However, the letter brought terrible news. Kelley had died, and the quarter section of land Taylor was to buy had been set aside as "seminary land," the sale of which was reserved and profits set aside for higher education.

According to the letter, Cook also had dropped out of the plan, presumably because he was to run for a third term in Congress. The letter tells Cook, "Your improvement now goes in the name of Enos." 

A document written by Pascal P. Enos later records that Cook had made improvements to the land, which Enos evidently purchased through a local intermediary, maybe Iles.

On November 7, 1823, Iles, Enos, and Thomas Cox (replacing Kelley) purchased three planned quarter sections of land and platted a town. Taylor finally bought his quarter section a year late after a letter to the Governor resulted in its re-designation.

Cook’s role in the development of Springfield confused the writers of an early county history and of a number of historical articles, all of which list Cook as one of the city’s four original proprietors. As explained above, his interest was real, but deed records do not show Cook buying land then.

Cook visited the Sangamo area at least once, if not more often, as verified by an article in the Edwardsville Spectator on July 12, 1823. The article says Cook and Gov. Edward Coles were invited to the Springfield area for a Fourth of July celebration. Toasts were given to the two men, and then Cook gave a toast that was quoted in the newspaper. Iles was identified as another of those present. Unfortunately, what Iles and Cook may have discussed about a future town or what other meetings they may have had is unknown.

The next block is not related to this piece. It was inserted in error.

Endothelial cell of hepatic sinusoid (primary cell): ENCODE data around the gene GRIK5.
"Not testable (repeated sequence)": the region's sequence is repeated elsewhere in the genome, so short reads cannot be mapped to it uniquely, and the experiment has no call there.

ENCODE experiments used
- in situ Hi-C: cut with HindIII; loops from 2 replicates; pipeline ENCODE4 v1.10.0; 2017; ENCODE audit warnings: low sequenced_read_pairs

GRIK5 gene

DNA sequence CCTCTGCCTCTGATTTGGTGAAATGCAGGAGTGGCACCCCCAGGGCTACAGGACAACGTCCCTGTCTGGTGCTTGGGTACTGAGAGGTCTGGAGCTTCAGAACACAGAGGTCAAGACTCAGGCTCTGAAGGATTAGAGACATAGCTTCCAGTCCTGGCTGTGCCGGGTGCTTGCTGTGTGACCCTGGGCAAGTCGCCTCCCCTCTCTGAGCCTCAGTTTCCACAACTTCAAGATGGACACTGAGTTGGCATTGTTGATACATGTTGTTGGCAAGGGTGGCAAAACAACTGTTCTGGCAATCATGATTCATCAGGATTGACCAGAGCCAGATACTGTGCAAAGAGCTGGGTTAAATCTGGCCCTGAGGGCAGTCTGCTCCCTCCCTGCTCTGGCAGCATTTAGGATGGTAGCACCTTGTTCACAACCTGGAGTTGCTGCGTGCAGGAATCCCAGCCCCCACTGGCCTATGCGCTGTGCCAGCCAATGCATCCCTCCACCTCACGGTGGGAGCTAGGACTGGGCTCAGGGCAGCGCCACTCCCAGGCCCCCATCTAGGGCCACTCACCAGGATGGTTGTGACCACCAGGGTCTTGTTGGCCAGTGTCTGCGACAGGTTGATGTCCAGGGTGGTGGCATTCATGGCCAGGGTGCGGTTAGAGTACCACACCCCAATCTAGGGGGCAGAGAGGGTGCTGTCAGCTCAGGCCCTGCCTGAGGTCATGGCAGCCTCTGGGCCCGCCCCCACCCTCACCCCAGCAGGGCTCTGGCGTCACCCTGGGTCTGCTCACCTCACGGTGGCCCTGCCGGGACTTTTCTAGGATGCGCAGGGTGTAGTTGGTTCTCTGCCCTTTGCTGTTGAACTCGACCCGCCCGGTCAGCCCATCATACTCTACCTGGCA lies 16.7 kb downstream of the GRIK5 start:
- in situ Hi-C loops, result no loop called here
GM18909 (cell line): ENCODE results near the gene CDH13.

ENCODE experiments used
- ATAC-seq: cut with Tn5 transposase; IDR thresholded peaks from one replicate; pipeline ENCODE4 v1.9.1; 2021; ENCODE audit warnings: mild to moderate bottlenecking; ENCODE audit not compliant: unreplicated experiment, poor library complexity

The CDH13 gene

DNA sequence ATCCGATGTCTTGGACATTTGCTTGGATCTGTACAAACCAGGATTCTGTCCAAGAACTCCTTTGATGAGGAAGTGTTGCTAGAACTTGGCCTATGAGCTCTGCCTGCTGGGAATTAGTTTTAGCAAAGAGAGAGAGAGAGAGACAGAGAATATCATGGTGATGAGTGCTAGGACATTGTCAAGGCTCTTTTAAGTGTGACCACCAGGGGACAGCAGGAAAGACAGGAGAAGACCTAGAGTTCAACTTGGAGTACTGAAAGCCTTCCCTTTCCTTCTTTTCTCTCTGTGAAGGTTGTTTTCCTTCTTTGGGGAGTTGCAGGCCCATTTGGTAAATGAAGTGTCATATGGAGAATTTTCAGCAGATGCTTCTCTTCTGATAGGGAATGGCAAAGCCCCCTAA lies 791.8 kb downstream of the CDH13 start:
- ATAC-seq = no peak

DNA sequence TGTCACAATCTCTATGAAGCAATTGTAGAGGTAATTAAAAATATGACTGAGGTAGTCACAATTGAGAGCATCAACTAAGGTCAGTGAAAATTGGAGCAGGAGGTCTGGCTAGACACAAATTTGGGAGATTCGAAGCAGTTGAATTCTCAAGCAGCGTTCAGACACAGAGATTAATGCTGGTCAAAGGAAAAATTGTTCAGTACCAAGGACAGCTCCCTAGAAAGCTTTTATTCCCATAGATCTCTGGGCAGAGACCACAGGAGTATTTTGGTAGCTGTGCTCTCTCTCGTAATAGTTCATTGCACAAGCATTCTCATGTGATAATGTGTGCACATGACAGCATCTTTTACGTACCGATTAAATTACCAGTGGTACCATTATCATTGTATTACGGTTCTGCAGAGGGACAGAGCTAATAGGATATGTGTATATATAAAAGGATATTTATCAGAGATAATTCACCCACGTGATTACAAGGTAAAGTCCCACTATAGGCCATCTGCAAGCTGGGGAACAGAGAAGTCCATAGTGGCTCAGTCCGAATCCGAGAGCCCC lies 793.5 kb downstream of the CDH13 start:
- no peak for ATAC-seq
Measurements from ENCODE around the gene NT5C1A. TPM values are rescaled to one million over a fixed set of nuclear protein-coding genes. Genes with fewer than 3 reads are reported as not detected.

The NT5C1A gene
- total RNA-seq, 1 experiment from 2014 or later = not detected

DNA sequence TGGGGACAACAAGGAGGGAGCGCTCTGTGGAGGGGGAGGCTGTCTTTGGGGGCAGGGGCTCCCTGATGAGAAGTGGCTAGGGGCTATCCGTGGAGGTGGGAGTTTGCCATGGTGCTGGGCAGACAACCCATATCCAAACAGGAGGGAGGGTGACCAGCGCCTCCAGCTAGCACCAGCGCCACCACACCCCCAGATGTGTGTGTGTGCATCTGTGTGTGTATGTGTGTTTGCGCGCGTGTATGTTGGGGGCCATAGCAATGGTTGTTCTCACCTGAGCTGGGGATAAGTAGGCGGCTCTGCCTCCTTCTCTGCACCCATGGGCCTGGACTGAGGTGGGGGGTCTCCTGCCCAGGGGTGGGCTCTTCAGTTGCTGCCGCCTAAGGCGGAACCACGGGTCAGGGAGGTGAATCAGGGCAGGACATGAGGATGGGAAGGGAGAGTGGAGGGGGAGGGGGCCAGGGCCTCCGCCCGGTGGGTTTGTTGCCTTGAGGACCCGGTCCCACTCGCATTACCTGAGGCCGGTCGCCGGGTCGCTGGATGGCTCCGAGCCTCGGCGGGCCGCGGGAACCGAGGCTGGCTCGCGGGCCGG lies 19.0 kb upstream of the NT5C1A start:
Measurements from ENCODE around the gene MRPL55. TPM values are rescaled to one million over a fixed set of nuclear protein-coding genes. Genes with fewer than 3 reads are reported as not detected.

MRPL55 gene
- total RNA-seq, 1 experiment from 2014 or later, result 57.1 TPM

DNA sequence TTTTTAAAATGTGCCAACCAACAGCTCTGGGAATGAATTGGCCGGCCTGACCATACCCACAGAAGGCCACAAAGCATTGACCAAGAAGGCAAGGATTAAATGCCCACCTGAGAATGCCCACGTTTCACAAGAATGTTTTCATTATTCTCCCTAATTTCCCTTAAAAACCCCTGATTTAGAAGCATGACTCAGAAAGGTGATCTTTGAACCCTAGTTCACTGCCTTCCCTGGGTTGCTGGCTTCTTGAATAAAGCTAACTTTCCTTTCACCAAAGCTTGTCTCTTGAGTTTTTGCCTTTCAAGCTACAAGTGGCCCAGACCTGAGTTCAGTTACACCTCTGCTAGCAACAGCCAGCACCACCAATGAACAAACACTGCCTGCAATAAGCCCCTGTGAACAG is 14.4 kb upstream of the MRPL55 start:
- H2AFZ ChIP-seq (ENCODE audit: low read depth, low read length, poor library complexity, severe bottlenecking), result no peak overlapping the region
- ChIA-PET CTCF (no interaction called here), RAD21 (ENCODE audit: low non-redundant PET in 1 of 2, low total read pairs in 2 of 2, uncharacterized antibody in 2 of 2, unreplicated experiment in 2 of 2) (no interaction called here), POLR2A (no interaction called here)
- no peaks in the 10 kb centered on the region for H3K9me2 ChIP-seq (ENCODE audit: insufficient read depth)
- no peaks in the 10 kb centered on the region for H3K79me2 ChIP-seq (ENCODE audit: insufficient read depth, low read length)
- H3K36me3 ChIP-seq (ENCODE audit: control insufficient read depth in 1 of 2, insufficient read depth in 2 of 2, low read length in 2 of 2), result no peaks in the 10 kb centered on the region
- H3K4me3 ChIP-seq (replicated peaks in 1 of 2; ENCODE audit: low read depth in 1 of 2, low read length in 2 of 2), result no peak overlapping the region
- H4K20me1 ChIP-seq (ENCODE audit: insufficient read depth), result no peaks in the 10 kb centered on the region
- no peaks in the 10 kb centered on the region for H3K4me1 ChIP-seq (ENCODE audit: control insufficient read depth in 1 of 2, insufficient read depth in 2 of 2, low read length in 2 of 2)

1855 Springfield map shows Cook's land holdings in Springfield, Illinois. His purchases from Iles are in blue; those from Enos are in green. Cox purchase not shown.

In 1826, after losing his bid for a fifth term in Congress, Cook again showed an interest in Springfield. This time, he bought land from Iles, Enos and Cox. In February, he purchased from Enos seven town lots and a 16¼-acre outlot for $50, along with three town lots and another 16¼-acre outlot, also for $50, from Iles. In May 1827, Cook paid Cox $100 for a 26-acre tract.

Although respected, intelligent, politically astute, sociable, and an eloquent speaker, Cook was physically frail. He died at age 33 on October 16, 1827. He was memorialized four years later when Cook County was named.

In Springfield, Daniel Pope Cook is remembered by a street name. In 1836, Iles filed the plat for a 27-block addition to Springfield in anticipation of the town becoming the state capital. He named its east/west streets Market, Jackson, Edwards, and Cook.

Market (today's Capitol Avenue) got that name because Iles set aside an area between Ninth and Tenth Streets for a vendor market. Iles presumably chose Jackson following the original town plan's pattern of using presidents' names; Andrew Jackson was President then. Edwards Street honored Ninian Edwards.

Finally, Iles named a street after the man whose legislative work helped advance Illinois and with whom he had had a personal acquaintance: the late Daniel Pope Cook.

After Daniel Cook's death, his Springfield land was auctioned to pay a debt. It was purchased by the widow Elvira Edwards. At Elvira's death in 1839, her son, Benjamin S. Edwards and grandson, John P. Cook, were heirs to the land.

Daniel P. Cook's name does appear on the James L. Lamb obelisk. (Only parts of the name are now readable; the other information given is illegible.) Why is Cook's name on the Lamb family marker? Lamb's daughter Susan married Daniel Cook's son, John Pope Cook. John and Susan Lamb Cook have individual stones at their graves in the Lamb family plot. Cook is memorialized at Oak Ridge but not buried there.

The Cook name also lived on in Springfield through Daniel Cook's only son, John Cook, a Civil War brigadier general and mayor of Springfield, and his grandsons, John Crammer, James L. and William J. Cook.

Compiled by Dr. Neil Gale, Ph.D.